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“ depends on what one considers ‘low maintenance’”

Easy Breezy?

Which pets are the most low-maintenance? The answer may surprise you

Experts weigh in on low-maintenance pets, including pets that are suitable for busy schedules and apartment-friendly animals.

You want a pet, but you don’t want to deal with the stress of a creature that requires feeding, playtime, and walks several times a day, every day — you can barely look after your cactus, never mind a cat but still... you want companionship. It’s ok — it’s human to want a buddy. And there’s no shame in getting a pet with qualities to suit your lifestyle, but is there such a thing as a “low-maintenance” pet? And if so, how do you know which pet is best for you before you commit?

Inverse talked to four pet experts to answer this surprisingly common question and more — ultimately, they say, the answer may come from an unexpected source.

“I think it is less of ‘who is low maintenance,’ and more of ‘what kind of maintenance fits your lifestyle,’ which varies from species to species,” Katherine Pankratz, a board-certified veterinary behaviorist, tells Inverse. In other words, you need to know yourself before you go to the pet store or you will be in for a shock.

Which pets are low maintenance — and which are not?

“I think it depends on what one considers ‘low maintenance,’” Pankratz says.

Cats are typically considered low-maintenance, for instance. They clean themselves, don’t need to go walks, and can be left alone for short periods of time.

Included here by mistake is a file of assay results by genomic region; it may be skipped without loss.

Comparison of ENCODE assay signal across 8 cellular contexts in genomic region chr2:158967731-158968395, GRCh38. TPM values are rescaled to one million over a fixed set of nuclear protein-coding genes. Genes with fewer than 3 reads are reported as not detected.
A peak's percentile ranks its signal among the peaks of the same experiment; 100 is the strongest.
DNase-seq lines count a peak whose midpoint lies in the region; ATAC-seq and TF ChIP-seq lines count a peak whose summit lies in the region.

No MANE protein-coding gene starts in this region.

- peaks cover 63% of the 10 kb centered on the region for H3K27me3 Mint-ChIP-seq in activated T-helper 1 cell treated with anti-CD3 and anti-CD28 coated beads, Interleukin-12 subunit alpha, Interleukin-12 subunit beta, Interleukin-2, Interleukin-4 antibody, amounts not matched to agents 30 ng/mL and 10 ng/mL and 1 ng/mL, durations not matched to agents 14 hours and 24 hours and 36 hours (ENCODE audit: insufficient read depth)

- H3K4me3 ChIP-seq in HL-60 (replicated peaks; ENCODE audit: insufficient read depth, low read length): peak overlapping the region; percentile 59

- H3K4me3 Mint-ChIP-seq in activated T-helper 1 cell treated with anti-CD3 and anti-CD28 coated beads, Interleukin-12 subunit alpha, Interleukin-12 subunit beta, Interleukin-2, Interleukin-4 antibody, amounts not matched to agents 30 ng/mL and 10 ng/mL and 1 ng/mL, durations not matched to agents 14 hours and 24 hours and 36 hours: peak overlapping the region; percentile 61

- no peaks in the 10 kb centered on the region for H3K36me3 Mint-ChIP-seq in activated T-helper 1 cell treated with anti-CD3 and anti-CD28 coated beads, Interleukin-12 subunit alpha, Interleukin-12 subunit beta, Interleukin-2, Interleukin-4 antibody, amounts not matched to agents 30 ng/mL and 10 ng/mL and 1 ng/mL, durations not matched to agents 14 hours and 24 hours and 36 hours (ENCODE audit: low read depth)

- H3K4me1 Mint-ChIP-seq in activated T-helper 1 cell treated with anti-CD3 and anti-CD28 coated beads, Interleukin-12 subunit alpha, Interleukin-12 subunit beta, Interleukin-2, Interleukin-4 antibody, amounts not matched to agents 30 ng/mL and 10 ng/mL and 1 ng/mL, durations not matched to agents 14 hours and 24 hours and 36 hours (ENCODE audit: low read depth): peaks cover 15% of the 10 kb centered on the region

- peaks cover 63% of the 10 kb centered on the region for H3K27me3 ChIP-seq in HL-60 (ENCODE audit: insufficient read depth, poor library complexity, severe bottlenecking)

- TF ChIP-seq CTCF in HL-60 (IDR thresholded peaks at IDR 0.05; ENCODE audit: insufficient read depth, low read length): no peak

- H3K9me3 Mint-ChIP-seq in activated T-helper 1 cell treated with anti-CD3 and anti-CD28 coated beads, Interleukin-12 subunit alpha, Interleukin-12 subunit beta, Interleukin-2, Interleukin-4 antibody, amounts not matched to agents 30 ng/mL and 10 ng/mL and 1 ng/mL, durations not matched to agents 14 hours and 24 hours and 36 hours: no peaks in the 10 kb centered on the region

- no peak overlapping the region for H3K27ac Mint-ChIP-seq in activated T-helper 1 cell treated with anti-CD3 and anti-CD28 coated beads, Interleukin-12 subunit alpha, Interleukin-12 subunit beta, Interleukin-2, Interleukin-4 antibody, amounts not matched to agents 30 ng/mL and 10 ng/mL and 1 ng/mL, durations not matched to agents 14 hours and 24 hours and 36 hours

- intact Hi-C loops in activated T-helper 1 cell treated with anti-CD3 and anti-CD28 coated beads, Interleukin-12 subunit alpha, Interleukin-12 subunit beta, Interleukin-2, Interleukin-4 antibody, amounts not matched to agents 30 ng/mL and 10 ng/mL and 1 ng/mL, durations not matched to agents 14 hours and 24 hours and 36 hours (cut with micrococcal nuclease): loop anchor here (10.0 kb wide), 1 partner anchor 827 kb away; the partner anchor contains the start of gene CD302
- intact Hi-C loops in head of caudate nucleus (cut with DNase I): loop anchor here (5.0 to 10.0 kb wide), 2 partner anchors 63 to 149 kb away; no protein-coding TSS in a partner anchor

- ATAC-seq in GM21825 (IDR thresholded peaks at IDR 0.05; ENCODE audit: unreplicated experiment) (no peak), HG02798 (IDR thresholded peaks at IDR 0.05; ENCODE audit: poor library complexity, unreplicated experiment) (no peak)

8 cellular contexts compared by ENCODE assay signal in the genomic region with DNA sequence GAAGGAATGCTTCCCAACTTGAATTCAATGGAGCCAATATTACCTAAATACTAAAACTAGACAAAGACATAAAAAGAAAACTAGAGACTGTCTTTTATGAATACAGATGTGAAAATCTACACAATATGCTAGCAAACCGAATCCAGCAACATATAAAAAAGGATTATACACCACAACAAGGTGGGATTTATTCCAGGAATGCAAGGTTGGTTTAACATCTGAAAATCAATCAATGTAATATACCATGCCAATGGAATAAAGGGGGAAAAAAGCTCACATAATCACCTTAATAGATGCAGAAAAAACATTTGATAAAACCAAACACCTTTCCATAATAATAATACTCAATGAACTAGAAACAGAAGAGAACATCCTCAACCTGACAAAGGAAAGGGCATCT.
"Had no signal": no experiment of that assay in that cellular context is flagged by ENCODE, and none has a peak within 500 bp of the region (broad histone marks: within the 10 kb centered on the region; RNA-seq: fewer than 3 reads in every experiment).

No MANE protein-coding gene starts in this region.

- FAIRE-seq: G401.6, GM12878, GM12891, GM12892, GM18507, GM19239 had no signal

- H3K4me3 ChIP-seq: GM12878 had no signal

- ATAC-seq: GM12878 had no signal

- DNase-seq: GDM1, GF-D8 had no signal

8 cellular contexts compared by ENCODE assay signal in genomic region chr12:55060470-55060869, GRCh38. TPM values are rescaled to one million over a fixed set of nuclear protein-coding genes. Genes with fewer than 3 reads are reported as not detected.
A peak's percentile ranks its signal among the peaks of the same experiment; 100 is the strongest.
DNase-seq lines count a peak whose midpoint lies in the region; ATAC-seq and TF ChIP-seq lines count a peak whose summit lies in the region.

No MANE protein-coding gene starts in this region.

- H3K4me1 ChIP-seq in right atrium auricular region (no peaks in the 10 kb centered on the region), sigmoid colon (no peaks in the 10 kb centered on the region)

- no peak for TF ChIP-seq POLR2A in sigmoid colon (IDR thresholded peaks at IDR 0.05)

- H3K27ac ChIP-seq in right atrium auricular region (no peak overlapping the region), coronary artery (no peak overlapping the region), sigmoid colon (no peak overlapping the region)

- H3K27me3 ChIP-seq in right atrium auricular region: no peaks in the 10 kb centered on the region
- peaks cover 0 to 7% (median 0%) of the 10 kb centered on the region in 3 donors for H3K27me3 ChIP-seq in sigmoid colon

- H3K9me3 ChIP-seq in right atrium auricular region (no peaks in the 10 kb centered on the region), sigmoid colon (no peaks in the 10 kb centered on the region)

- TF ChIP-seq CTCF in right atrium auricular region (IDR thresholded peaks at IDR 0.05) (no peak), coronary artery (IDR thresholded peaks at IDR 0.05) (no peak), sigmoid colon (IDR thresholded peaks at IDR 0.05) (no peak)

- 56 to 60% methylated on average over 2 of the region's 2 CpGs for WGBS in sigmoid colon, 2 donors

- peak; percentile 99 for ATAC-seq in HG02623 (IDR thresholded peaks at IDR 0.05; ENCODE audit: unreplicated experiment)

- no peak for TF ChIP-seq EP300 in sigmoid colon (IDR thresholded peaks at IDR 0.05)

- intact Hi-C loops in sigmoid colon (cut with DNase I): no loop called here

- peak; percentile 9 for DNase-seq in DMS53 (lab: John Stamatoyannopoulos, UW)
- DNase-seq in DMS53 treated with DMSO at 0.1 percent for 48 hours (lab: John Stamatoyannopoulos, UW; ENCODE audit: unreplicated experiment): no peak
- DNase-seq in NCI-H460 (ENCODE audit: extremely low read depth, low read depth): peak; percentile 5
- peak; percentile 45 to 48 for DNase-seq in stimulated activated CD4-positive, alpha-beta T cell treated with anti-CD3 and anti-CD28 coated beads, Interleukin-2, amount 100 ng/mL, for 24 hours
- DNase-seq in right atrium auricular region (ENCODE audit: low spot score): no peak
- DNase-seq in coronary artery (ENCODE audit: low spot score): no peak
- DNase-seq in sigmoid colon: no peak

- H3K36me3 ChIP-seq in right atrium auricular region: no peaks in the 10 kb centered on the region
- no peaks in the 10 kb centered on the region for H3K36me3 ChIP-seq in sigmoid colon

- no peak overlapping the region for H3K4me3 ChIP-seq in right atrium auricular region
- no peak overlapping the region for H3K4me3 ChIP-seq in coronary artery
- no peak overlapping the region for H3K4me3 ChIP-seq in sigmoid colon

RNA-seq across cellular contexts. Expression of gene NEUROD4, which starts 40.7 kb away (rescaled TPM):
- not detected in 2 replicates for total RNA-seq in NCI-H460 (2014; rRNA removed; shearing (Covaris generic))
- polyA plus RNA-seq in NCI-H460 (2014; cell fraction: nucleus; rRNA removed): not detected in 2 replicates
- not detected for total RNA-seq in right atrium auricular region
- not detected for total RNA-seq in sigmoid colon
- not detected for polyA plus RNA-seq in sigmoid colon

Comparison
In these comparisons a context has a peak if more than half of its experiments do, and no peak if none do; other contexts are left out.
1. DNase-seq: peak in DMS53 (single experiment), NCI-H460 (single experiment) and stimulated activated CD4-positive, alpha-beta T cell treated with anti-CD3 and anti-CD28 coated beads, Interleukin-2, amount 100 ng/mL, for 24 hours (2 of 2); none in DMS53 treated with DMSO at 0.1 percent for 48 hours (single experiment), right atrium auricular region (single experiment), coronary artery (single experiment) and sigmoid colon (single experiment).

But, Pankratz says, while cats “may not need to be frequently taken outside,” they still have “many different needs.”

Rather, think about sizing down from a cat, the experts say.

“Probably the lowest maintenance pets are guinea pigs, rats, and hamsters,” Sari Kanfer, a veterinarian and small mammal expert at Exotic Animal Veterinary Center, tells Inverse.

By contrast, “reptiles, birds, and rabbits are high maintenance,” Kanfer says.

Kelly Hicks, a medical oncology resident at Oregon State University Carlson College of Veterinary Medicine, tells Inverse that fish — particularly goldfish or betta fish — are “very low-maintenance and good starter pets” for people who have never cared for animals, including children.

Fish do require weekly or biweekly cleaning of their aquarium tanks, Hicks says, so if you struggle to water your plants once a week, you may want to forget about fish.

Chyrle Bonk, a veterinarian at PetKeen, agrees that fish are a great low-maintenance option.

“Fish are great because they really don’t require a lot of attention from you besides daily feeding and occasional cleaning of their tank,” Bonk tells Inverse, “yet they can be really calming and even relaxing to watch when you are home.”

Turtles are also “really cool” low-maintenance pets, she adds. They don’t necessarily require daily feeding and enjoy “human interaction.”

But like fish, turtles do have other needs that may make them unsuitable pets. Read on to learn more about the needs of different animals in the home — including the best pet for someone with a busy schedule.

What pet is the easiest to take care of?

Some pets work better depending on their needs and your lifestyle. Learn about each pet’s needs so you can make an informed decision.


There’s no definitive ranking for the “easiest” pets. Your specific living situation means some pets will be easier or harder to care for regardless of their inherent survival needs.

“It may do better to discuss each species’ needs and allow a person who’s busy or in an apartment to determine which best suits their lifestyle,” Pankratz says.